Exotic Junk Food Review: German hacker fuel, Club-Mate, spills into Vancouver

Energy drink comes with cult following

In June, mysterious posters popped up around Vancouver featuring an illustration of a man bearing a close resemblance to a Guy Fawkes mask, with a wide-brimmed hat, fizzy beverage in hand, and the words “Club-Mate Vancouver” below. Despite the cryptic name and guerilla-style marketing campaign, Club-Mate Vancouver isn’t a new hipper-than-thou nightclub or online dating site for lovelorn golfers. It’s the local retailer for the cult favourite energy drink Club-Mate (pronounced “club mah-tay”).  

club mate

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Imported from Germany, and made from yerba mate (a popular tea-like beverage from South America valued for its high caffeine and anti-oxidant properties), Club-Mate has been a favourite of Germany’s nocturnal hacker community and rave scene since the mid ’90s. The drink’s mascot, in fact, is supposed to represent a South American gaucho, or cowboy.  

club mate

Mark Sommer first learned of the drink’s energizing charms after a friend brought him a few bottles from Germany. He was immediately hooked and started researching where he could find the soft drink in Canada. While there was a Club-Mate Montreal and a distributor for Toronto, there was nothing out west, so Sommer used the expertise he acquired working in music management to get into the beverage distribution business and secure the Club-Mate retail rights for British Columbia. Since launching in June, Club-Mate is now distributed to 13 local retailers, including restaurants, nightclubs and speciality shops, with a concentration in Chinatown and Gastown. And individual customers can buy cases of the liquid gold directly from Sommer.   

Club-Mate is an acquired taste, he admits, primarily due to yerba mate’s distinct grassy flavour. Or as one frequent imbiber bluntly described it in a recent Vice.com article: “The first time you drink it, it kind of tastes like horse urine filtered through hay.” To be fair, Club-Mate is closer to a carbonated, lightly sweetened green tea … with a hint of hay.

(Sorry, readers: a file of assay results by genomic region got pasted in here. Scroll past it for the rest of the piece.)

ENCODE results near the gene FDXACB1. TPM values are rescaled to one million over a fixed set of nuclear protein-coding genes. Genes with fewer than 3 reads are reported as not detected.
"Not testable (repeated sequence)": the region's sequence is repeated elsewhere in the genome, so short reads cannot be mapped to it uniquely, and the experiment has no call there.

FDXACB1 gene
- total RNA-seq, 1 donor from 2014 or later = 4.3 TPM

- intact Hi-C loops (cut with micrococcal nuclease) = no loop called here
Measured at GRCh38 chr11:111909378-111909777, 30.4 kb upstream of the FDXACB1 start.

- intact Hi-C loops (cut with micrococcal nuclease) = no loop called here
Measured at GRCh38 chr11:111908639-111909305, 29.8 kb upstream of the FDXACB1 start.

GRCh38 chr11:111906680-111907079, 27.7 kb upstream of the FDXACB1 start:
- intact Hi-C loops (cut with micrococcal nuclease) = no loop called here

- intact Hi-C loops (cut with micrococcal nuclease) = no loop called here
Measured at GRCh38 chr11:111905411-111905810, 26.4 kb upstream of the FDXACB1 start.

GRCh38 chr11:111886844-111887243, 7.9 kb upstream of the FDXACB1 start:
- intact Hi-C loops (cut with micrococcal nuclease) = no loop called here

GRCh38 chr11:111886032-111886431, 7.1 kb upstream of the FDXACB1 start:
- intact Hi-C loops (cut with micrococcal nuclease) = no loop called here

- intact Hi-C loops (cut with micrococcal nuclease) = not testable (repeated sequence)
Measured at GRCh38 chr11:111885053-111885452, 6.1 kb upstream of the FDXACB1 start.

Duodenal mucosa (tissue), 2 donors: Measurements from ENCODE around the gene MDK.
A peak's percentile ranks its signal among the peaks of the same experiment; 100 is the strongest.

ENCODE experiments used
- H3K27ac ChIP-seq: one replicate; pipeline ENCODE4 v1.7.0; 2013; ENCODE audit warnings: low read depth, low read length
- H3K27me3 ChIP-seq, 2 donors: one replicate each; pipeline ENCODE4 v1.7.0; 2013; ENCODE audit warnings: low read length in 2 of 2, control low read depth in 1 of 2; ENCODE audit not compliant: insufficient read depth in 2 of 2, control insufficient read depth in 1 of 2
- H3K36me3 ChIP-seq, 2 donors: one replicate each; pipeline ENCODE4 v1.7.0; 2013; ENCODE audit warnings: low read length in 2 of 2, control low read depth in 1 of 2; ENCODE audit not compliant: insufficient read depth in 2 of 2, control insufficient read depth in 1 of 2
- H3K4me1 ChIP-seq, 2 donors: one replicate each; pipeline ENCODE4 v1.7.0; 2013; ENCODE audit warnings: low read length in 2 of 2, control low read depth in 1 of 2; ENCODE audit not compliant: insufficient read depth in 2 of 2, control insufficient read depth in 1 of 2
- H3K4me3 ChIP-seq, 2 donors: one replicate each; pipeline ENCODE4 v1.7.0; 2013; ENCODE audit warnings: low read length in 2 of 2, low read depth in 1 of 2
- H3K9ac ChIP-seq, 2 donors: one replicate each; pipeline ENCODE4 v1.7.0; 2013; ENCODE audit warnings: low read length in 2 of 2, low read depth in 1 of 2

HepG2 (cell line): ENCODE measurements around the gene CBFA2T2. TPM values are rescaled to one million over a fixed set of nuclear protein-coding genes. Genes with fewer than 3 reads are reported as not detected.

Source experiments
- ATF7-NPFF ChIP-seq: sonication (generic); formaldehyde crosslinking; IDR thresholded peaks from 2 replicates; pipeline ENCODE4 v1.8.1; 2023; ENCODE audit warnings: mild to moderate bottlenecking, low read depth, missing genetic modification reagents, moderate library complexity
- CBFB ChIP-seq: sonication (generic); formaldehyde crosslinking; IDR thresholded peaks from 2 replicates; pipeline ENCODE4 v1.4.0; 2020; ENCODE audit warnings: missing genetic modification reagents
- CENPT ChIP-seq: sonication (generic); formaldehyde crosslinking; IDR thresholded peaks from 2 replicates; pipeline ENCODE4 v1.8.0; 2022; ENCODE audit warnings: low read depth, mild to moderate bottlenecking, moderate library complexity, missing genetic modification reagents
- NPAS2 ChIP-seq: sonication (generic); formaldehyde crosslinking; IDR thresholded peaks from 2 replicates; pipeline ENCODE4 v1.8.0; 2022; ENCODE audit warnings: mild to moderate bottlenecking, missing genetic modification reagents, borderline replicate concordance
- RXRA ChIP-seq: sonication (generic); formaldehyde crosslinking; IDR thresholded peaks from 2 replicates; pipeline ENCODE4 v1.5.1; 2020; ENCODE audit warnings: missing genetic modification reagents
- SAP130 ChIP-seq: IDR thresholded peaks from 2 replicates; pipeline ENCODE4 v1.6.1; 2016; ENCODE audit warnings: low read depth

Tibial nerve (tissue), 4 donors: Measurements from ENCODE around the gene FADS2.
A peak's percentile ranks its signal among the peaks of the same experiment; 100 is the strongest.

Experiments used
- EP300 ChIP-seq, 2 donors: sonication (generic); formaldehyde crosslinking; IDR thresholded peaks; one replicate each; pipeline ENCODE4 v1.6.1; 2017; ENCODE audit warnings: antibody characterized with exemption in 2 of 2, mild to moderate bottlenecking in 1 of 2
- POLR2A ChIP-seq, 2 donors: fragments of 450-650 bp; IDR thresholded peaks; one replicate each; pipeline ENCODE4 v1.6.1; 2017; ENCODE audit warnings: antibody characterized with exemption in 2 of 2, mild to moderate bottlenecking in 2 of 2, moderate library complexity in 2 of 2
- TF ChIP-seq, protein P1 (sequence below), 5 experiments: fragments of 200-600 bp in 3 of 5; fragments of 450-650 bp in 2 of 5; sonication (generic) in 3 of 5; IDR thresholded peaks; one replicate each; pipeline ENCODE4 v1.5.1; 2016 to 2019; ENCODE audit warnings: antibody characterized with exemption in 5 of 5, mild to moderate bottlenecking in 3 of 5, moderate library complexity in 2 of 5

club mate

“I’ll drink one of these a day instead of two coffees. So the energy is real… And yerba mate seems to be pretty hot this year,” says Sommer, who adds that Club-Mate has made inroads into such discerning hotspots as Paris, New York City and Los Angeles. “It’s getting some of the hipster and clubster people interested, but then there’s the people who are just yerba mate fans.”

Unlike other pops and energy drinks, Club-Mate has a comparatively low sugar and calorie count (5 g/100 ml and 20 cal/100 ml, respectively), and those under its spell claim the drink delivers a mellower, longer-lasting caffeine high than Red Bull.

Adding to its allure, Club-Mate’s family-run manufacturer, the Loscher Brewery, spends no money on promotion, relying solely on word of mouth, the fever dreams of German expats and, now, social media.  

“The way information spreads nowadays, I don’t think Club-Mate could have spread in North America in the 1990s without social media… It’s really been the modern social media movement of the past five years that’s helped it get out of Germany,” says Sommer, who not only relies on ambiguous posters to spread the word, but Facebook, Twitter, Instagram and a stylish website.

Still it’s never going to be for everyone, he says. For starters, the smaller production and distance travelled will always make Club-Mate more expensive than your Red Bulls, Rockstars and Monster energy drinks — a 330ml bottle of Club-Mate retails for $4.25 or often more. Then of course, there’s the unique taste, something cheekily acknowledged in Club-Mate’s motto “Man gewöhnt sich daran,” which roughly translates as “One gets used to it.”



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